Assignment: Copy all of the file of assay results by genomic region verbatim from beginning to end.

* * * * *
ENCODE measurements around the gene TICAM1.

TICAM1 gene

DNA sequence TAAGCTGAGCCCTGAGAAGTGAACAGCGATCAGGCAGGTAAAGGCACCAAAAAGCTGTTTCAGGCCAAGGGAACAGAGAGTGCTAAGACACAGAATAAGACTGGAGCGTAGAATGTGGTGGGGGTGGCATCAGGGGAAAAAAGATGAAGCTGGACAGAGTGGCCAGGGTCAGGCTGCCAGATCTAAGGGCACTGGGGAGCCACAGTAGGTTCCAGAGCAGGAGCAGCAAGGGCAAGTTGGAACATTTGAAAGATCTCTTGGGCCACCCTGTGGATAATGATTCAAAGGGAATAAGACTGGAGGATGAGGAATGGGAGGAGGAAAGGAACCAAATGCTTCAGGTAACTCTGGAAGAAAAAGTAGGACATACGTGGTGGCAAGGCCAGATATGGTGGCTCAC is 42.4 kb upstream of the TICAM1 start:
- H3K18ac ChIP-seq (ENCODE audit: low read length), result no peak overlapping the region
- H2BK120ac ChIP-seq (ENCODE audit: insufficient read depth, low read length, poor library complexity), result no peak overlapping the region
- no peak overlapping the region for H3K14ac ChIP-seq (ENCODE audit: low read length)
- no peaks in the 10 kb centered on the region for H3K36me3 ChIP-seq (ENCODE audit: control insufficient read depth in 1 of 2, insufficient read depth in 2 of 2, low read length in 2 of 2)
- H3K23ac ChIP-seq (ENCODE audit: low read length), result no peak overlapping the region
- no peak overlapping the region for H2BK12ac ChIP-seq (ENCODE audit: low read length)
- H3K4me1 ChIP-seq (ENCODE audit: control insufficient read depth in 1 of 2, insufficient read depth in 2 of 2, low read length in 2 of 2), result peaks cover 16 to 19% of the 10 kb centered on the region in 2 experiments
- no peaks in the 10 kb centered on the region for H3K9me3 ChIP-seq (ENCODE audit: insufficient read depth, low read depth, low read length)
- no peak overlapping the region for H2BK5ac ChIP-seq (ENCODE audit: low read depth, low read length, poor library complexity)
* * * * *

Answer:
ENCODE measurements around the gene TICAM1.

TICAM1 gene

DNA sequence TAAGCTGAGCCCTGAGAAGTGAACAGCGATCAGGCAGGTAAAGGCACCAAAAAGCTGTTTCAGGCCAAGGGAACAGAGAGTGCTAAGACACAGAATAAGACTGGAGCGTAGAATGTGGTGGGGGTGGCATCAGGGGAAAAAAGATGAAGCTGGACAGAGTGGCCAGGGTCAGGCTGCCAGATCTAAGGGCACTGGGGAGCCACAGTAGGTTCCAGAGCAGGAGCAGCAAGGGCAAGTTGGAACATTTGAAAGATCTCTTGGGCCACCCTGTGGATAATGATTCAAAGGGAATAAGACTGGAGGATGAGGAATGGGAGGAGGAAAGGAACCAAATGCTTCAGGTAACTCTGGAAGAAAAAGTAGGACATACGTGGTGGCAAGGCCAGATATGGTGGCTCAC is 42.4 kb upstream of the TICAM1 start:
- H3K18ac ChIP-seq (ENCODE audit: low read length), result no peak overlapping the region
- H2BK120ac ChIP-seq (ENCODE audit: insufficient read depth, low read length, poor library complexity), result no peak overlapping the region
- no peak overlapping the region for H3K14ac ChIP-seq (ENCODE audit: low read length)
- no peaks in the 10 kb centered on the region for H3K36me3 ChIP-seq (ENCODE audit: control insufficient read depth in 1 of 2, insufficient read depth in 2 of 2, low read length in 2 of 2)
- H3K23ac ChIP-seq (ENCODE audit: low read length), result no peak overlapping the region
- no peak overlapping the region for H2BK12ac ChIP-seq (ENCODE audit: low read length)
- H3K4me1 ChIP-seq (ENCODE audit: control insufficient read depth in 1 of 2, insufficient read depth in 2 of 2, low read length in 2 of 2), result peaks cover 16 to 19% of the 10 kb centered on the region in 2 experiments
- no peaks in the 10 kb centered on the region for H3K9me3 ChIP-seq (ENCODE audit: insufficient read depth, low read depth, low read length)
- no peak overlapping the region for H2BK5ac ChIP-seq (ENCODE audit: low read depth, low read length, poor library complexity)